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Indian expatriate classical singer enthrals Muscat

27 May 2023 sufi renditions

Dr Vandana Jyotirmayee, Hindustani classical singer and professor at University of Technology and Applied Sciences, enthrals the audience with Sufi renditions at a concert in Muscat last week

Dama dam mast Qalandar‘ (Every breath for the ecstasy of Qalandar)…the mesmerising essence of this spiritual Sufi qawwali written in the honour of the most revered 12th century Sufi saint of Sindh, Lal Shahbaz Qalandar of Sehwan Sharif, filled the Jabrin Ballroom of hotel Intercontinental Muscat on May 19, as Dr Vandana Jyotirmayee, Hindustani classical singer, held an elite audience captive with her soulful renditions at a unique concert.

With many immortal renditions, from traditional classical to more soul-stirring ghazals, including the popular nazm – Aapki yaad aati rahi raat bhar (Thoughts about you haunted me all night long), Dr Vandana, who is a professor at University of Technology and Applied Sciences, enthralled the audience which comprised music lovers, high level dignitaries as well as faculty members and students of various educational institutions in Oman. She has been attached with the Ministry of Education in the sultanate for more than one and a half decades.

“Music is the language of the soul, that beyond doubt, heals us. Songs and soulful renditions transform emotions into tearful smiles,” says Dr Vandana, adding, “‘Music is one of the finest gifts by the Almighty to human beings. It has the power to elevate you to a meditative state, to submerge you in the depth of varied emotions, and transform your inner being.”

Dr Vandana was accompanied on stage by India’s talented musicians – the world famous tabla player Shreedhara Sureshwara Chari, a disciple of Ustad Allarakha Khan Qureishi, and mandolin and guitar player Amar Sangam Das, a disciple of the grand maestro Pandit U Srinivas – called the ‘Mozart of Indian classical music’. On the keyboards was a local musician, Cherry Abraham, who teaches at Muscat’s popular Harmony Music Institute.

The evening of ghazals and Sufi songs was a classical treat for those who appreciate Hindustani classical music and the confidence and grace with which Dr Vandana delivered every rendition kept the audience gripped and begging for more with several ‘once more’ requests.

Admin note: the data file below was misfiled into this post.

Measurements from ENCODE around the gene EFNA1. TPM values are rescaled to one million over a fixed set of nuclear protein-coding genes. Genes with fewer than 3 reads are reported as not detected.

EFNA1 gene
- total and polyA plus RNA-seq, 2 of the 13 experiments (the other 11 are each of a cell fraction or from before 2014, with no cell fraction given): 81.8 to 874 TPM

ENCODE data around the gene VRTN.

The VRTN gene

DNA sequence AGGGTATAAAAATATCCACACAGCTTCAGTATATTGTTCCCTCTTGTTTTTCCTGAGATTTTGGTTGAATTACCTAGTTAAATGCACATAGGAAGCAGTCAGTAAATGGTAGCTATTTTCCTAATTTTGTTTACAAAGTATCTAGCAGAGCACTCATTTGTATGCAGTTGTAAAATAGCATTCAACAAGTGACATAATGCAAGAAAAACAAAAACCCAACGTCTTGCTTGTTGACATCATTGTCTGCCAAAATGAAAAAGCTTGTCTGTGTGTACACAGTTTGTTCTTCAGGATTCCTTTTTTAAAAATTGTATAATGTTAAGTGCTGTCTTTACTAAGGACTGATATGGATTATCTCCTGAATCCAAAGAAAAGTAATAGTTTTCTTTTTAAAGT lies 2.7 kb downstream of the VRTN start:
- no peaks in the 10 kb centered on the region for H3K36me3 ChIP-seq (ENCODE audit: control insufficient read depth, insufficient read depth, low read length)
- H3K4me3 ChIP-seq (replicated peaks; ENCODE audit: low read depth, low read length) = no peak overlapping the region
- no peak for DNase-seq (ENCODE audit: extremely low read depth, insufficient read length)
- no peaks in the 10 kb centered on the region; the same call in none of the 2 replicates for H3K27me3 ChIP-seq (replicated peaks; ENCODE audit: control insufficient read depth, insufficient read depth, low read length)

Dr Vandana had completed her music training in the best Hindustani classical ‘gharanas’ (derived from the word ‘ghar’ or ‘house’ from where a particular style of music originated) from age six. She has trained with the Gwalior gharana, Kirana gharana and Gaya gharana building up a sound repertoire of varied renditions over the past few decades.

sufi renditions

At the event, Dr Vandana was felicitated by the chief guest, H E Amit Narang, Ambassador of India, who also honoured the accompanists on stage. The overall mood was one of bliss as the accomplished singer’s music had the ability to transcend all other virtues and unleash general feeling of well being and tranquility.

About the healing power of music, Dr Vandana said, “It’s a respite from the daily mundane routine that music is. It’s power had been recognised by the famous Indian scientist J C Bose who experimented with plants and demonstrated how plants, that were exposed to soulful music, responded to it, and showed better growth than those that were not.”

“The swaras (notes) have a healing power and this power is godly. The seven notes of music are so powerful that these pervade the whole universe. Music has a magic, which is unique and inexplicable,” she asserted.

Dr Vandana, who has held concerts in many other countries, besides India, is the daughter of Dr Urmila Singh, a recipient of many awards, including one presented by the first prime minister of India, late Pandit Jawaharlal Nehru.

“As the heart yearns for more renditions from Dr Vandana, who enraptured us in her superb singing, I, too, recall the legendary English poet, William Wordsworth’s words – ‘The music in my heart I bore, long after it was heard no more’. Truly, this line from, Wordsworth ‘The Solitary Reaper’ captures the unforgettable impression left in our hearts by Dr Vandana,” said Amita Sanghavi, English Language lecturer, Sultan Qaboos University, who was among the audience.

“Indeed, the memory of the overwhelming ecstasy felt on hearing her sing Sufi music transcended us to a sublime state where one heals as one feels unified with the divine,” she added.

Concert renditions

Dama dam mast kalandar

Chhaap tilak sab chheeni

Tu maane ya na maane dildaara

Ae ri sakhi moray piya ghar aaye


Hangama hai kyon barpa

Kabhi kaha na kisi se tere fasaane ko

Humri atariya pe aao re

Aapki yaad aati rahi raat bhar

(With inputs from Amita Sanghavi)

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